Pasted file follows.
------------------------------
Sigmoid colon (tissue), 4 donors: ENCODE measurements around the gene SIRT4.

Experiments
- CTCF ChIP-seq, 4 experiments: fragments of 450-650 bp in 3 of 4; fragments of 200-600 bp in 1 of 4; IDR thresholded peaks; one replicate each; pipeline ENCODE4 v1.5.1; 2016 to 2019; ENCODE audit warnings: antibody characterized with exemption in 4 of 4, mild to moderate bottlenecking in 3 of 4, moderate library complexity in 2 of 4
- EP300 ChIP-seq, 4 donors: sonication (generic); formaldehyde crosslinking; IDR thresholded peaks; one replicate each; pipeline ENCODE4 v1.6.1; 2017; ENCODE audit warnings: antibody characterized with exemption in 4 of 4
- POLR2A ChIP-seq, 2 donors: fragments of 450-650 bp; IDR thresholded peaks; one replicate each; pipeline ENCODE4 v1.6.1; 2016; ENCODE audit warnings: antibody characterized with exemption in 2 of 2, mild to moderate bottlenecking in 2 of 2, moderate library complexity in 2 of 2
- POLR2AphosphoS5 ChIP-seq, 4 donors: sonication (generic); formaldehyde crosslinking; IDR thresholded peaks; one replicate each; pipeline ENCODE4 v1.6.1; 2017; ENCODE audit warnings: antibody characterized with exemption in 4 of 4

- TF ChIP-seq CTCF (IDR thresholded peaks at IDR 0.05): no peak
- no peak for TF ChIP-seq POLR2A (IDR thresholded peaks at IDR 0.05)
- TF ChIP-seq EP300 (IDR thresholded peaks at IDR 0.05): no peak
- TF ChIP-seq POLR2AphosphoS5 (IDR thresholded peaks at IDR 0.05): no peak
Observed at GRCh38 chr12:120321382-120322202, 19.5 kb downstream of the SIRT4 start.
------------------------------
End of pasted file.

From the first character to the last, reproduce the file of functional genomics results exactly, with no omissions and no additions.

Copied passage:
Sigmoid colon (tissue), 4 donors: ENCODE measurements around the gene SIRT4.

Experiments
- CTCF ChIP-seq, 4 experiments: fragments of 450-650 bp in 3 of 4; fragments of 200-600 bp in 1 of 4; IDR thresholded peaks; one replicate each; pipeline ENCODE4 v1.5.1; 2016 to 2019; ENCODE audit warnings: antibody characterized with exemption in 4 of 4, mild to moderate bottlenecking in 3 of 4, moderate library complexity in 2 of 4
- EP300 ChIP-seq, 4 donors: sonication (generic); formaldehyde crosslinking; IDR thresholded peaks; one replicate each; pipeline ENCODE4 v1.6.1; 2017; ENCODE audit warnings: antibody characterized with exemption in 4 of 4
- POLR2A ChIP-seq, 2 donors: fragments of 450-650 bp; IDR thresholded peaks; one replicate each; pipeline ENCODE4 v1.6.1; 2016; ENCODE audit warnings: antibody characterized with exemption in 2 of 2, mild to moderate bottlenecking in 2 of 2, moderate library complexity in 2 of 2
- POLR2AphosphoS5 ChIP-seq, 4 donors: sonication (generic); formaldehyde crosslinking; IDR thresholded peaks; one replicate each; pipeline ENCODE4 v1.6.1; 2017; ENCODE audit warnings: antibody characterized with exemption in 4 of 4

- TF ChIP-seq CTCF (IDR thresholded peaks at IDR 0.05): no peak
- no peak for TF ChIP-seq POLR2A (IDR thresholded peaks at IDR 0.05)
- TF ChIP-seq EP300 (IDR thresholded peaks at IDR 0.05): no peak
- TF ChIP-seq POLR2AphosphoS5 (IDR thresholded peaks at IDR 0.05): no peak
Observed at GRCh38 chr12:120321382-120322202, 19.5 kb downstream of the SIRT4 start.